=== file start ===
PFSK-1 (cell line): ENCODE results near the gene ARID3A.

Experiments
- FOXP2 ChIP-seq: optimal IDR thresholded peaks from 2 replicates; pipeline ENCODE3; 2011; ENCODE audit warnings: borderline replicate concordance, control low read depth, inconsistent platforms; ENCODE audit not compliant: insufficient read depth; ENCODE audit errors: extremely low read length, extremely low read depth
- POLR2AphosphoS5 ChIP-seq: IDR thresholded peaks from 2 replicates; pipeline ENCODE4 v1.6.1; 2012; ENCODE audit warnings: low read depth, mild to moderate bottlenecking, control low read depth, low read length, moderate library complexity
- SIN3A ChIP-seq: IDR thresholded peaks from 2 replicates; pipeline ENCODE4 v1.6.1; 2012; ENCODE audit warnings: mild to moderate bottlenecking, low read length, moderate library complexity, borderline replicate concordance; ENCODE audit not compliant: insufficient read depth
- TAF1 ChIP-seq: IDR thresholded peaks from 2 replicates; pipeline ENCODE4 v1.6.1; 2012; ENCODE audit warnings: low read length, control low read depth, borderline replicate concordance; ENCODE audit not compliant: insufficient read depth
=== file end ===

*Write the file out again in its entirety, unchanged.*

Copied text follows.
PFSK-1 (cell line): ENCODE results near the gene ARID3A.

Experiments
- FOXP2 ChIP-seq: optimal IDR thresholded peaks from 2 replicates; pipeline ENCODE3; 2011; ENCODE audit warnings: borderline replicate concordance, control low read depth, inconsistent platforms; ENCODE audit not compliant: insufficient read depth; ENCODE audit errors: extremely low read length, extremely low read depth
- POLR2AphosphoS5 ChIP-seq: IDR thresholded peaks from 2 replicates; pipeline ENCODE4 v1.6.1; 2012; ENCODE audit warnings: low read depth, mild to moderate bottlenecking, control low read depth, low read length, moderate library complexity
- SIN3A ChIP-seq: IDR thresholded peaks from 2 replicates; pipeline ENCODE4 v1.6.1; 2012; ENCODE audit warnings: mild to moderate bottlenecking, low read length, moderate library complexity, borderline replicate concordance; ENCODE audit not compliant: insufficient read depth
- TAF1 ChIP-seq: IDR thresholded peaks from 2 replicates; pipeline ENCODE4 v1.6.1; 2012; ENCODE audit warnings: low read length, control low read depth, borderline replicate concordance; ENCODE audit not compliant: insufficient read depth